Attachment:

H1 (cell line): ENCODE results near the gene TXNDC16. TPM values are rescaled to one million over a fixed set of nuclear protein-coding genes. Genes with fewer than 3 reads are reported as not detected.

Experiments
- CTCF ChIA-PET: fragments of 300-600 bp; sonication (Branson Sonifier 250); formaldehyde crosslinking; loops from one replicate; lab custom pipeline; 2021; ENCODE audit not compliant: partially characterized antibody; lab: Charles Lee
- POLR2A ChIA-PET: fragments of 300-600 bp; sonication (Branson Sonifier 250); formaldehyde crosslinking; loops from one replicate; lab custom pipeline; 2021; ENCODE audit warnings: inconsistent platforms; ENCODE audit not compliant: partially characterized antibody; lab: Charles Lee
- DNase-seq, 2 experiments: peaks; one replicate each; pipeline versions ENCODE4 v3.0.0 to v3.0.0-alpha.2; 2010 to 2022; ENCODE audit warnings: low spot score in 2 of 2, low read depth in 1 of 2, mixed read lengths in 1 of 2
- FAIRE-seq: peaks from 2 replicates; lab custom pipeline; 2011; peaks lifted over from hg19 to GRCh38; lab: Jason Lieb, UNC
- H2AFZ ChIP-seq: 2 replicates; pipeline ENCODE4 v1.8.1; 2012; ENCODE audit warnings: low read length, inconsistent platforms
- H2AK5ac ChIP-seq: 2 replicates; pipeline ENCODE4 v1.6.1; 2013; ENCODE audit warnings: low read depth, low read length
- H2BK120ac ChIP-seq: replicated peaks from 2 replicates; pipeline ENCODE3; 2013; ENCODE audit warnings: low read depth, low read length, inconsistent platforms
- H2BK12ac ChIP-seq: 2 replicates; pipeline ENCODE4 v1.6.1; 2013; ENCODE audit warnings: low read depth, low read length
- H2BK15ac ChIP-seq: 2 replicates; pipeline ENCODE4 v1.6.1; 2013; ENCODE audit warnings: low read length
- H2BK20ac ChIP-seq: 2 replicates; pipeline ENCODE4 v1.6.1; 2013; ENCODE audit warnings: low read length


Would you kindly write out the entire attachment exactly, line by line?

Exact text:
H1 (cell line): ENCODE results near the gene TXNDC16. TPM values are rescaled to one million over a fixed set of nuclear protein-coding genes. Genes with fewer than 3 reads are reported as not detected.

Experiments
- CTCF ChIA-PET: fragments of 300-600 bp; sonication (Branson Sonifier 250); formaldehyde crosslinking; loops from one replicate; lab custom pipeline; 2021; ENCODE audit not compliant: partially characterized antibody; lab: Charles Lee
- POLR2A ChIA-PET: fragments of 300-600 bp; sonication (Branson Sonifier 250); formaldehyde crosslinking; loops from one replicate; lab custom pipeline; 2021; ENCODE audit warnings: inconsistent platforms; ENCODE audit not compliant: partially characterized antibody; lab: Charles Lee
- DNase-seq, 2 experiments: peaks; one replicate each; pipeline versions ENCODE4 v3.0.0 to v3.0.0-alpha.2; 2010 to 2022; ENCODE audit warnings: low spot score in 2 of 2, low read depth in 1 of 2, mixed read lengths in 1 of 2
- FAIRE-seq: peaks from 2 replicates; lab custom pipeline; 2011; peaks lifted over from hg19 to GRCh38; lab: Jason Lieb, UNC
- H2AFZ ChIP-seq: 2 replicates; pipeline ENCODE4 v1.8.1; 2012; ENCODE audit warnings: low read length, inconsistent platforms
- H2AK5ac ChIP-seq: 2 replicates; pipeline ENCODE4 v1.6.1; 2013; ENCODE audit warnings: low read depth, low read length
- H2BK120ac ChIP-seq: replicated peaks from 2 replicates; pipeline ENCODE3; 2013; ENCODE audit warnings: low read depth, low read length, inconsistent platforms
- H2BK12ac ChIP-seq: 2 replicates; pipeline ENCODE4 v1.6.1; 2013; ENCODE audit warnings: low read depth, low read length
- H2BK15ac ChIP-seq: 2 replicates; pipeline ENCODE4 v1.6.1; 2013; ENCODE audit warnings: low read length
- H2BK20ac ChIP-seq: 2 replicates; pipeline ENCODE4 v1.6.1; 2013; ENCODE audit warnings: low read length